Megyn Kelly and Candace Owens butted heads over whether it was appropriate to blacklist Harvard students whose organizations co-signed a letter blaming Israel for atrocities committed by the Palestinian terr orist organization Hamas last weekend.
Kelly, the host of the SiriusXM podcast “The Megyn Kelly Show,” took to the X social media platform on Sunday to criticize Republican presidential candidate Vivek Ramaswamy for opposing calls to deny job opportunities to the Harvard students whose groups signed onto the controversial letter.
Bill Ackman, the hedge fund billionaire, enlisted the support of at least a dozen business executives who have vowed to automatically reject the resumes of students whose groups are signatories to the letter.
Ramaswamy, the biotech mogul and political activist-turned-candidate, said that while the students were “dead wrong,” he did not think it was “productive to hunt down individual members of college student groups for the purpose of blacklisting them.”“We don’t hire those who do the kiIIing and we don’t hire those who applaud the kiIIers while the savagery is underway,” Kelly, who commands an audience of 2.9 million followers on the platform formerly known as Twitter, wrote in response to Ramaswamy, adding that if he was “open to hiring one of the lunatics, though, good to know!”
Owens, a commentator for the online news site Daily Wire, chimed in to back Ramaswamy, calling Kelly’s assertion “incredibly disingenuous.”
“You know that many of those students are not out there because they want babies to be murdered,” wrote Owens, the conservative commentator who has more than 4.3 million followers on X, referencing the 1,300 Israeli civilians who were massacred by Hamas gunmen last weekend.Owens wrote that while college students are “stupid,” they were “young” and “experimenting” with ideas as she had done when she was “radically pro-choice.”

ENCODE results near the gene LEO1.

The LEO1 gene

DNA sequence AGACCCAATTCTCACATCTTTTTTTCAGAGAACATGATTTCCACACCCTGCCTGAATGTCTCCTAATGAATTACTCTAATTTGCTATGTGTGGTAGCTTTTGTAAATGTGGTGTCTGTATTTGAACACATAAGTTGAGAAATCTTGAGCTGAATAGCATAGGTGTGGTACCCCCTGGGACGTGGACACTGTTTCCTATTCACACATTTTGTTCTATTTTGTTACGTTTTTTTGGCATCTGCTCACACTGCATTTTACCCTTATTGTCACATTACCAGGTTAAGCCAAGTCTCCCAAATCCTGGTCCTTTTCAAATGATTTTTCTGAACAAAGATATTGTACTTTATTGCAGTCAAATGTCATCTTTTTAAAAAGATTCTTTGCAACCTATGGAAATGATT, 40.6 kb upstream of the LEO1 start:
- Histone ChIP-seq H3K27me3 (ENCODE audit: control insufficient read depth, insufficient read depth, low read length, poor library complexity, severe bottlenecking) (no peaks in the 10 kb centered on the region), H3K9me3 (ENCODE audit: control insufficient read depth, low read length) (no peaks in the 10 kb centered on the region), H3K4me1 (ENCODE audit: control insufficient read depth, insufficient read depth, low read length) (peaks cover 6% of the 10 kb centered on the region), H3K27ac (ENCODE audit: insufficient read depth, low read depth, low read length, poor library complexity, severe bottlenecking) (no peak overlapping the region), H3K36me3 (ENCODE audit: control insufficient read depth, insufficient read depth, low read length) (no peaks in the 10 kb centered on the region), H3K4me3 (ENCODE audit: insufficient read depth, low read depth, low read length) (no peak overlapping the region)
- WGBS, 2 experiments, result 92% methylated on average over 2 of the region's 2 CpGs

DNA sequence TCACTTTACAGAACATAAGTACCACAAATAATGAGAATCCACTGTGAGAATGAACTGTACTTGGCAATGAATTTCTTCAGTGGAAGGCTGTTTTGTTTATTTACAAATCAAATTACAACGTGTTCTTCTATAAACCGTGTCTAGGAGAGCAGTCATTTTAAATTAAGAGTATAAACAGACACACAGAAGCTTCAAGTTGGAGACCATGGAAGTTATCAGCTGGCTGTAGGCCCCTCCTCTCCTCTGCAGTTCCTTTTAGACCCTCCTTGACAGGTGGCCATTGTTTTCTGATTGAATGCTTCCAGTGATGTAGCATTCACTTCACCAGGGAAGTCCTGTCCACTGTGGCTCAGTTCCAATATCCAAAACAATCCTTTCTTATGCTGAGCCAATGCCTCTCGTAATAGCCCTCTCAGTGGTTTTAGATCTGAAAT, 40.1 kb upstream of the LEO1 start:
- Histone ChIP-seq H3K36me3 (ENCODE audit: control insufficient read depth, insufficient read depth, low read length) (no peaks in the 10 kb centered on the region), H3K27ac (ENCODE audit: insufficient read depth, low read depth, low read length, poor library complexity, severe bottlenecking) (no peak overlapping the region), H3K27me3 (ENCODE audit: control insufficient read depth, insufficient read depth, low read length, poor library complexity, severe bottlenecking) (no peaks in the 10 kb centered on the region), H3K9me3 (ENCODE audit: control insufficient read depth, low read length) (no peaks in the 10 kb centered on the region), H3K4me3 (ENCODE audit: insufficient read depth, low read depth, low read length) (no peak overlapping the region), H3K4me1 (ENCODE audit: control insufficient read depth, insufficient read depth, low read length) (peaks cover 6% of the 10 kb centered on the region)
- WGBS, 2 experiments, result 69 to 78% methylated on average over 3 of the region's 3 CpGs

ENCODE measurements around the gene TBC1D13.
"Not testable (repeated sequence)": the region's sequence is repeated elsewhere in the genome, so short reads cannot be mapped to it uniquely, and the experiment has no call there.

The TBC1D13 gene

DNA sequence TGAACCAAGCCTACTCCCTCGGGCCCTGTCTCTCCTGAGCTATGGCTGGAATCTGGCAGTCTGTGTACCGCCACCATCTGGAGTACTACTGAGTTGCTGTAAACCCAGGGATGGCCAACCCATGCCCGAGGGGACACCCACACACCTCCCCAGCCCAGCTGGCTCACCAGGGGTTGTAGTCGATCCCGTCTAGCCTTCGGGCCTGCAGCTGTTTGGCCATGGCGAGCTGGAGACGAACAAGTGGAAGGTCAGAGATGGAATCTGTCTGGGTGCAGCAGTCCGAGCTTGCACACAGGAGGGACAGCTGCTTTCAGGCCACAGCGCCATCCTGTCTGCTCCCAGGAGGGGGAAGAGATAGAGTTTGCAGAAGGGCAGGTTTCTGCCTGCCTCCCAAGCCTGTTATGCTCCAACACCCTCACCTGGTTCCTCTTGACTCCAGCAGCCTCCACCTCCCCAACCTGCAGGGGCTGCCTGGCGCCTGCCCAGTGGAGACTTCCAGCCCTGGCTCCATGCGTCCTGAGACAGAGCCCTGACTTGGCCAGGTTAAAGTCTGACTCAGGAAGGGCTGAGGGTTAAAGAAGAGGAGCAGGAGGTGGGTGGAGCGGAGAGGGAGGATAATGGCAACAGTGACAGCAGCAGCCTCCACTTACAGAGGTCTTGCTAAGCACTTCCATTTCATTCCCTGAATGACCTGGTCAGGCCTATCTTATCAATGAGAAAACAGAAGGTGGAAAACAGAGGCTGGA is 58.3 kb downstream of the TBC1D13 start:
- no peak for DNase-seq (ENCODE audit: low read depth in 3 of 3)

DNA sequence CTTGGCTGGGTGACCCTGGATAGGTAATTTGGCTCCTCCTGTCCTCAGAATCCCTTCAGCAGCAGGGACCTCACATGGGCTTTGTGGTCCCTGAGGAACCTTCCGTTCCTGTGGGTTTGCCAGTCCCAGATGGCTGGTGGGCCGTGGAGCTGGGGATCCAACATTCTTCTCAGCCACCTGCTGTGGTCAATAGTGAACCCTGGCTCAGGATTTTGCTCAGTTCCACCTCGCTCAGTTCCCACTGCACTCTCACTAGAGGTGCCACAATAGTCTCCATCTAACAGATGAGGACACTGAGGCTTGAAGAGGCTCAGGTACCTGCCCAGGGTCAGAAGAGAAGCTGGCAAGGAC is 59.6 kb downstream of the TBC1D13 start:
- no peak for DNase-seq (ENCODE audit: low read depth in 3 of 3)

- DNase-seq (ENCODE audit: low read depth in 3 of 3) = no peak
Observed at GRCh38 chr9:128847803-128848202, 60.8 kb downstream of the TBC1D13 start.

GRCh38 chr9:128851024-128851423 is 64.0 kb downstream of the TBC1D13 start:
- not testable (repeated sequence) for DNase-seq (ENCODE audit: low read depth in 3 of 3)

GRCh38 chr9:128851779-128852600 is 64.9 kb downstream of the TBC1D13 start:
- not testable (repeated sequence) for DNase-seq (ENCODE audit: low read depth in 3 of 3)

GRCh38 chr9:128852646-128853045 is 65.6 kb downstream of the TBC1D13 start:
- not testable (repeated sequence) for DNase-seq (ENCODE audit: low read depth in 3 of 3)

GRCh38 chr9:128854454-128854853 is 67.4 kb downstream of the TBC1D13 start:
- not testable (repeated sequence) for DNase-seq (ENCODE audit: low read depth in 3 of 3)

“You are an adult woman who is advocating for their lives to be permanently pigeonholed because they have the wrong ideas which are likely being spoon fed to them in their classrooms,” Owens wrote to Kelly.
Kelly fired back at Owens.
“Being liberal is not the same as taking to the streets to cheer murdered babies and blame said murders on the victims,” the former Fox News primetime host wrote.
“But you go ahead and hire as many of them as you want Candace.”
Owens responded to Kelly, writing that the students were “misguided” and “in need of education, not blacklists.”Owens blasted Kelly for tagging the name of her employer, the news site Daily Wire.
She said the move reeked of “inherent pettiness” and “immaturity.”
“Would you like a direct contact to management? Help me help you,” Owens wrote to Kelly.Kelly responded: “I talked to them just two weeks ago when they asked me to put you on my show to promote your crime series and I said sure I will do you and Candace that favor.”
Owens wrote that she was “sorry” that she “couldn’t actually make your show in the end.”
“Megyn, you seem to be taking this personally,” Owens wrote.
“I am not attacking you, I am attacking your position that students should be put on blacklists or that the majority of them are genuinely marching to celebrate the death of grandmas overseas,” she added.
Kelly then wrote that Owens was “attack[ing] someone who has been nothing but nice to and supportive of you.”
“Then when that person call you out, you just keep saying ‘I am the mature one!’” Kelly wrote.“Take care Candace. I wish you well,” she added.
The Kelly-Owens dust-up highlights the divide among right-leaning media figures over the appropriate USIsolationist-leaning voices such as Owens, Tucker Carlson and Charlie Kirk oppose American involvement in a foreign conflict while Kelly, Ben Shapiro, Meghan McCain and others favor a more robust US posture in support of Israel.
The Harvard controversy has also pitted famous alums against each other.
While hedge fun billionaires Ken Griffin and Bill Ackman have demanded that student leaders involved in the letter that was circulated after the Hamas attack be shunned by the private sector, former Treasury Secretary Larry Summers pushed back, saying that it was “getting a bit carried away.”F